I walked gingerly down the two-track towards the old faithful “Wood Stand’ to sit a spot that was absolute money during the rut year after year. In the past, I have shot several bucks from this stand and the cool November morning beckoned me to the woods. I reached my perch, hoisted my bow up, knocked an arrow and waited for the heavenly anticipated sunrise. The sunlight hit the leaves of the cornstalks in the field I looked over. The woods started to brighten and I could see all the deer sign around me. I noticed a new scrape on the field line and a few freshened rubs were illuminated in the adjacent thicket. The shine of frost covered leaves forced me to squint, but I couldn’t help admiring the spectacle I was witnessing. I could see my breath and feel the thermals rising, but there wasn’t even a slight breeze that morning. No wind at all. You could hear a pin drop. It was turning out to be a morning to remember; a type of morning I like to call a “hunter’s morning”. I remember thinking to myself, “God…you’re really showing off.”
I soaked in the next few hours as this was my weekend cleansing ritual. Nine o’clock hit and I could hear the bells of the local church I attended. I was in my own pew this morning, but worshiping God and his creation through hunting. The bells echoed through the woods and a mystic feeling overcame me. I envisioned the moment of truth over and over as I do each hunt. At 9:15 I could hear corn stalks break in the middle of the field. Every snap of a stalk worsened the soreness in my throat and my heart began to race. “Here we go”, I said. The deer made his way right towards my stand and displayed its eight-point rack as it immerged out of the corn. The buck made a hard turn away from me with his nose to the ground as he searched for an entrance into the woodlot. I waited anxiously for him to pick a trail and inevitably close the distance for a shot opportunity. I vividly remember the buck turning hard and jumping a vine and as soon as he landed I made a loud bleat -“Mahh!” Nothing can compare to the feeling of watching an arrow fly true to its destination.
You should have been there. I wish you could have seen that hunt unfold. For this reason, I have obligated myself to carry a camera with intentions of capturing these precious moments on film. I can recollect that story pretty well, but if I could go back in time, I would have brought a camera with me. I have the proof of my hunt. The eight point rack sits on a shelf in my pole barn, but I wish I could relive that hunt in another way. Filming my own hunts helps me do that. Not only is it great to go back and rekindle the memories, but harvesting an animal on film all on your own is more than gratifying. Stories around the campfire are great, but having a story that can outlast your time here on earth is priceless.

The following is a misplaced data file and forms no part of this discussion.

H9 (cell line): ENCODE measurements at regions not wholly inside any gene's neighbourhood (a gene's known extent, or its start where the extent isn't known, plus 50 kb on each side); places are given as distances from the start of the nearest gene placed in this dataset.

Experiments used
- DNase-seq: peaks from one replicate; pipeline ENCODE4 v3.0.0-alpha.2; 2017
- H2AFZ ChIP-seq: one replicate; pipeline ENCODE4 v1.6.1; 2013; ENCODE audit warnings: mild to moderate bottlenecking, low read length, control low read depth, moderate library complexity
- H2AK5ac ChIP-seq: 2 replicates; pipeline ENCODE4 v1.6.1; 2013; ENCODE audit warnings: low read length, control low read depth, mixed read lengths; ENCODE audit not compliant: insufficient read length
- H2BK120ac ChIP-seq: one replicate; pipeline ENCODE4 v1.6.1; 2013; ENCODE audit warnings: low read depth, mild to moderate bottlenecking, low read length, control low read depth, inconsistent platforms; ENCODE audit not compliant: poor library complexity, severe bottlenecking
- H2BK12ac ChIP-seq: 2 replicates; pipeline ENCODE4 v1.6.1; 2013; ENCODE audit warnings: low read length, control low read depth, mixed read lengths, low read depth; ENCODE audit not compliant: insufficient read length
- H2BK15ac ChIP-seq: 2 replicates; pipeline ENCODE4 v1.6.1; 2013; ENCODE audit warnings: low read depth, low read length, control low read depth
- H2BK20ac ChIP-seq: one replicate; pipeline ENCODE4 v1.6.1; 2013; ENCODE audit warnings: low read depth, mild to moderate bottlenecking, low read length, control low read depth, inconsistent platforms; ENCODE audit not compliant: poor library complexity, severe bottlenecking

With all of that said, I want to share a few tips with you that will help when filming your hunts. Successfully self-filming a deer hunt is much easier said than done. As hunters, we know the difficulties of harvesting a whitetail let alone throwing a camera in the mix. Which is why in this article I aim to provide a few ideas or thoughts that you should take into consideration when filming your next deer hunt.
Getting the Deer in Frame
Framing up the deer seems simple, however if you have ever been behind the lens, there are certain situations that have proven this task to be difficult. Especially if you are hunting in a thick bedding area in November where the entire woods is brown. Any seasoned deer hunter knows how easily deer can disappear out of sight or blend in perfectly with their surroundings. One minute that buck can be running right at you down the trail, and when you look down to find the buck in your viewfinder, he has disappeared like a ghost; and you begin to questio
n your sanity. I know the feeling. Keeping your eye on the deer is very important in this situation, but if we want to get him in frame, it will take even more concentration. The key is to try and pick the deer up when he is moving slow or completely stopped. When the deer are at a walking pace or not moving at all, look down in your viewfinder and find their antlers, tail or throat patch. If you are struggling to find the deer in your viewfinder, zoom out completely and concentrate on making actual visual contact with the deer. Once you pinpoint its location, pick out a plainly noticeable object that is near or within your line of sight. This may be a dark dangling branch or a moss covered stump. Register in your mind the location of the deer in relation to where the object is that you chose and start zooming in. Once you have the object in frame, you can move the camera to get the deer in frame based on its position near your chosen object. To simplify, find something near the deer that is easy to see in your viewfinder and zoom in on it to help you get the deer in frame. This tactic can be especially helpful when you are hunting in dense cover.
Camera Arm Position